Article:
Updated: Apr 5, 2019
By Matt Larson
Most cities have a chamber of commerce, but the East Bay also has the Council of Industries.
Rules and regulations for operating a business are constantly changing. City ordinances, senate and assembly bills, even residents and city council members can vote on changes that could have a positive or negative impact on any business, directly or indirectly, and on top of running the business in the first place—it’s a lot to keep up with.
To help maintain a thriving, expanding business economy here in the East Bay we’ve got the West Contra Costa County Council of Industries (COI) to provide some extra support. While our economy continues to develop, COI is asking themselves: How can we help businesses stay in West County and grow? And how can we work with the city to make sure that happens?
“I meet with our mayors, city council members and supervisors to see what’s coming up—are there any concerns or issues that cities have, or the county has, in regard to business? Are there any grants or incentives out there to improve businesses so then I can get the word out? Anything we can do to help,” said Executive Director Katrinka Ruk. In addition to your local government agency or chamber of commerce, COI looks at the whole picture to provide additional support on a personal level.
“There are ordinances that apply to your business in the city, or the county, that you may or may not be aware of, and that’s one thing that I keep track of,” Ruk said. “I monitor the City Council’s agendas when they come out and relay that information to our businesses; I keep track of zoning changes to make sure businesses know if they’re able to expand in their areas or not; I work with the planning department just because—a lot of things can happen!”
The Council of Industries functions as a dues-oriented business trade organization. They’ve been around for 50 years, if not decades longer, and it was initially created develop a stronger relationship between port businesses and the maritime industry, which was the bread and butter of the East Bay’s economy back then. COI has since morphed into an organization that is here for all industries. Members include financial institutions like Mechanics Bank, hotels like Courtyard Marriott, financial and geological consulting groups, and more. They’re open to all businesses but are most effective for medium- to large-size companies.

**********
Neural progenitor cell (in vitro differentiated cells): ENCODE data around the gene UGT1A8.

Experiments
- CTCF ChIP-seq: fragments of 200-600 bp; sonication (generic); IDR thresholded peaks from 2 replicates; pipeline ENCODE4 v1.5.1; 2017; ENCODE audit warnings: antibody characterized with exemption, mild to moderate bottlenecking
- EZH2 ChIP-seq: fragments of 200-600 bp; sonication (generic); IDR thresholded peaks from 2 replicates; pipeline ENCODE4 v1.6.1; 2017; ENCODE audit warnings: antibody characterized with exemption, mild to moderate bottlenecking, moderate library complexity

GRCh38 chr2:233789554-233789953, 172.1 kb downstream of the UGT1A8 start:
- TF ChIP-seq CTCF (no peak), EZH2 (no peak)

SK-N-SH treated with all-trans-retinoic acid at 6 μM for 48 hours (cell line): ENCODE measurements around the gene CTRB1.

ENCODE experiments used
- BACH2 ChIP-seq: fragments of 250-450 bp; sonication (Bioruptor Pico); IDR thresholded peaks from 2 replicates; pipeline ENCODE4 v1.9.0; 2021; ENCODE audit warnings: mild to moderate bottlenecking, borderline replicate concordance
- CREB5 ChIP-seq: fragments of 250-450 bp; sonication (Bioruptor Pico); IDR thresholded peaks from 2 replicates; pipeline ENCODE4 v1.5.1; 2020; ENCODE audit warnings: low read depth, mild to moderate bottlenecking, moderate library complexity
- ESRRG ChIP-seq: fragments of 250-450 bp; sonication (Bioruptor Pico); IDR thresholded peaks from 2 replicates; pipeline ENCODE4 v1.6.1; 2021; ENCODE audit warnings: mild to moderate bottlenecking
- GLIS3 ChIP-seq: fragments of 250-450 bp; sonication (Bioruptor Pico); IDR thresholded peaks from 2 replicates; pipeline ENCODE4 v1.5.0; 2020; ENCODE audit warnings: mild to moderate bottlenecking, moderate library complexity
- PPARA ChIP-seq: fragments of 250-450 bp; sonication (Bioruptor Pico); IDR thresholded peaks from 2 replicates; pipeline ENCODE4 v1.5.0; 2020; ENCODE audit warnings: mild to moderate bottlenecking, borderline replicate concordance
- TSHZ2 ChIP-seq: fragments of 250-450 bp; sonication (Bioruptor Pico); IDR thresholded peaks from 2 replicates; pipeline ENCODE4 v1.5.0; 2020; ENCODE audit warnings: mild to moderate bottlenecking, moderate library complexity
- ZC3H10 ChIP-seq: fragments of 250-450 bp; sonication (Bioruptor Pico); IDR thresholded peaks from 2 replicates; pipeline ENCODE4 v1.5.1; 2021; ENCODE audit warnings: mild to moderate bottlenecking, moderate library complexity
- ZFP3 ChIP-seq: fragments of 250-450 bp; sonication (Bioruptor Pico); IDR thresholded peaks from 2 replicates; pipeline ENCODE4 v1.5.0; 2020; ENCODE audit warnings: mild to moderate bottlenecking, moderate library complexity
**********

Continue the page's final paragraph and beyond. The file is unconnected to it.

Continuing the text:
“We’re open for anybody to come and join us,” Ruk said. “We may not be right for some businesses, and if we’re not we highly recommend that you partner with the chamber of commerce and your neighborhood city council.” But they’re all about promoting business and community, striving to create a proactive, symbiotic relationship with government and business owners.
While constantly working with West County mayors to focus on sustaining local business and recruiting more to the area, COI will also be participating in the group that is focusing on Richmond’s air-quality maintenance—one of the first cities in California to get involved with the air pollution mandate outlined by Assembly Bill 617. They’re also actively consulting with the city about how to best rezone around the Richmond Field Station, how to protect Winehaven and develop Point Molate, and how to create even more local business! For more information, or to get involved, please visit councilofindustries.org or call (510) 215-9325.
You may have recently attended their annual Shoreline Cruise last September at the Marina Bay Yacht Harbor, which is a great example of what COI does for the local business community. Guests were able to meet city officials, neighborhood and business representatives, and more, all while enjoying views of the shoreline from the Hornblower yacht. “We slowly circled the Santa Fe Channel and the 32 miles of coastline in Richmond and West County, highlighting major businesses,” Ruk said. “Not all of them are COI-member businesses, but that’s not the point. The point is to promote business and economic development in the region.”